Software is Hard

Photo by jared on Flickr used under Creative Commons

I’m convinced that innovation on the consumer side of the web is great for enterprise software.

I’m similarly convinced that innovation on the consumer side of the web is terrible for enterprise software.

Reading Marc Benioff’s post “The Facebook Imperative” on TechCrunch last week reminded me of these mutually-exclusive conclusions.

On the one hand, as Benioff points out, the consumer web has driven new methods for delivering software, i.e. the xSP model to make enterprise software more like Amazon.

Well before that, the browser was facilitating collaboration and distributed work within the walls of companies, as intranets and networked software applied the concepts of the WWW to their businesses.

And now, Facebook is completing the old question “why can’t enterprise software be more like blank?”

Obviously, the consumer web has driven major innovation into enterprise software.

It has also simultaneously driven complexity and cost.

What do I mean by that?

Imagine you have a piece of software that does one unit of work, and this unit of work is critical to your business. Along comes Facebook, and suddenly, everyone wants to add a social on top of this unit of work.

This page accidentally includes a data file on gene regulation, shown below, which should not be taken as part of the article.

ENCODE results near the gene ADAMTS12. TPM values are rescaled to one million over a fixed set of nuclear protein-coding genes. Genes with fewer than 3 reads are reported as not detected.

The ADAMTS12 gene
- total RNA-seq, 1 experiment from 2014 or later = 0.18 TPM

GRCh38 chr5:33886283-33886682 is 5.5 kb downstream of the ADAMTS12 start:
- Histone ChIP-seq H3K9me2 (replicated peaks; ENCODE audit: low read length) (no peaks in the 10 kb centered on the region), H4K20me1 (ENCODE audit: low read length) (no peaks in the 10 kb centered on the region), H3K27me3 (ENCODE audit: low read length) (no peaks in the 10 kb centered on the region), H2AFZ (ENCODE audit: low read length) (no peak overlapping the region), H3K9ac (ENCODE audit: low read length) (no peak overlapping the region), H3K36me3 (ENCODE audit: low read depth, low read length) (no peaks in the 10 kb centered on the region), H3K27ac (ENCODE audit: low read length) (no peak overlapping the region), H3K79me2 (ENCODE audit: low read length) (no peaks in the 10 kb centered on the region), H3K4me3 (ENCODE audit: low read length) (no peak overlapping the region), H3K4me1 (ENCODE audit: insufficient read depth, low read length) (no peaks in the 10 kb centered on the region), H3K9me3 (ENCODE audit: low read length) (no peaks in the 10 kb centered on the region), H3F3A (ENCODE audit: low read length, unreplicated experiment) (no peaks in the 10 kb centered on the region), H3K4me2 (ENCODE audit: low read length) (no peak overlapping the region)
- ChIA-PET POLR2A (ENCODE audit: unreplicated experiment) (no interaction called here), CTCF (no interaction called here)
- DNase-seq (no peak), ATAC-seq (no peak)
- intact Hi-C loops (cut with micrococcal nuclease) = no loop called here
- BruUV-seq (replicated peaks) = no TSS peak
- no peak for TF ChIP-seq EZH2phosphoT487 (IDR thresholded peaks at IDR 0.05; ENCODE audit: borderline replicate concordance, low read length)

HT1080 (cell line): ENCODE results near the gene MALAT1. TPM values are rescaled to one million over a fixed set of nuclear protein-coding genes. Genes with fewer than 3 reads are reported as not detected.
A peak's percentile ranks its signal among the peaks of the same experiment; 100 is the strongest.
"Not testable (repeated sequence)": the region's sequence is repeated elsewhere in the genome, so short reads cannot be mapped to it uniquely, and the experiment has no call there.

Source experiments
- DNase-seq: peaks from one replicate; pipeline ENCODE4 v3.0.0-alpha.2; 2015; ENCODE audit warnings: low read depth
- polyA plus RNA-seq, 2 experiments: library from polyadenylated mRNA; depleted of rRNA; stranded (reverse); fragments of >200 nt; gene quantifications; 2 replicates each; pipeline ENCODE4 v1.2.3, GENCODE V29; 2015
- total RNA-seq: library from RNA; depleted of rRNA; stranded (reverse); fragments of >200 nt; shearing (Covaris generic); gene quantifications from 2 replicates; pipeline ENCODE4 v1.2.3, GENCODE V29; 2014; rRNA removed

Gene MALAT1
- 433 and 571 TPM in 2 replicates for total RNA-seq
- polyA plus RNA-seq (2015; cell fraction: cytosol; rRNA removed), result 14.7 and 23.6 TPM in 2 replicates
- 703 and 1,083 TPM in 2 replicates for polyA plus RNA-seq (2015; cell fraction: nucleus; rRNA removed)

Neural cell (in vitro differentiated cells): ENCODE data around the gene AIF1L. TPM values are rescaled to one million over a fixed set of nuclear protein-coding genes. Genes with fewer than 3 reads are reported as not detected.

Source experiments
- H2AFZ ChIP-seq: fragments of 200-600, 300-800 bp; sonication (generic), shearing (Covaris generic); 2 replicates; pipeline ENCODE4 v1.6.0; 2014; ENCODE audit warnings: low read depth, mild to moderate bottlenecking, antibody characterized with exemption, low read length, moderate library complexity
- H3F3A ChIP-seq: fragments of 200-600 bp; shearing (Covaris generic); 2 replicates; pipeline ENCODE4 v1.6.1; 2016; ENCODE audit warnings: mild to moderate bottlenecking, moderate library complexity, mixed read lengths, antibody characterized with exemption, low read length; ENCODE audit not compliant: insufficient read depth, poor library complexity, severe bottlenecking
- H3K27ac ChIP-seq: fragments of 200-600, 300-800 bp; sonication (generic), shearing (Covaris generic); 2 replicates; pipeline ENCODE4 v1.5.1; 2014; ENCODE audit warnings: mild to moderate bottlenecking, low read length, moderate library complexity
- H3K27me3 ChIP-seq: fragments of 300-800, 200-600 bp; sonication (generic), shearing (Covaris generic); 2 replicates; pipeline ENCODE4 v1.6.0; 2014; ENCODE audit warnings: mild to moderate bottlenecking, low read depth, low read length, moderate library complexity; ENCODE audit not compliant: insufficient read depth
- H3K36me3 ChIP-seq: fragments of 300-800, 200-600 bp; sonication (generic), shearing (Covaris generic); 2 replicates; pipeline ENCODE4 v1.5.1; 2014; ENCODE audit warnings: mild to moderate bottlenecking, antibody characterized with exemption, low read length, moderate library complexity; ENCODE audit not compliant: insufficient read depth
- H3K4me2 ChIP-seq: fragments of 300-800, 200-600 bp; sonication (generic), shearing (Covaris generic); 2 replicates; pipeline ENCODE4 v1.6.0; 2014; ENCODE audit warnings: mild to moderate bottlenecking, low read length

It’s a good idea because people do that unit of work, and sometimes they cannot all be in the same room. So, adding a social layer will help collaboration.

By deciding to add social, you’ll now need to determine how to do it. Usually, the decision is between build or buy. Assuming you bought the software initially, it makes sense to see if the vendor has an upgrade that will add social.

If they do, you can go with the upgrade, but that will require an implementation team and careful planning because you cannot disrupt the working software because it’s critical to your business.

Plus, once the upgrade is ready, you’ll need to retrain your users because it’s a good bet that the addition of a new feature has changed how the software works.

If your original vendor doesn’t have the social layer you want, you’ll need to find a vendor that has what you want, and you’ll want that vendor to support some level of integration with the existing unit of work because the social layer will only add value on top of your existing software.

Many companies turn to analysts at this point because analysts know who offers what and have compared vendors to each other. They’ve done the legwork already.

Whether it’s produced by the analyst or the company, a request for proposal (RFP) typically follows. The RFP goes out to vendors who reply with their capabilities.

Software companies want to earn business, natch. So, once new items begin to appear on RFPs, e.g. social, they will need to answer, which leads to the development of features.

On the development side, you can’t avoid complexity by streamlining and removing features, or if you do, you do so at your peril. Facebook can redesign and remove features with impunity because their users don’t pay to use the service.

Enterprise software is obviously for-pay, and as much as you might like to be like 37 Signals, you really can’t expect to keep customers if you remove features they use.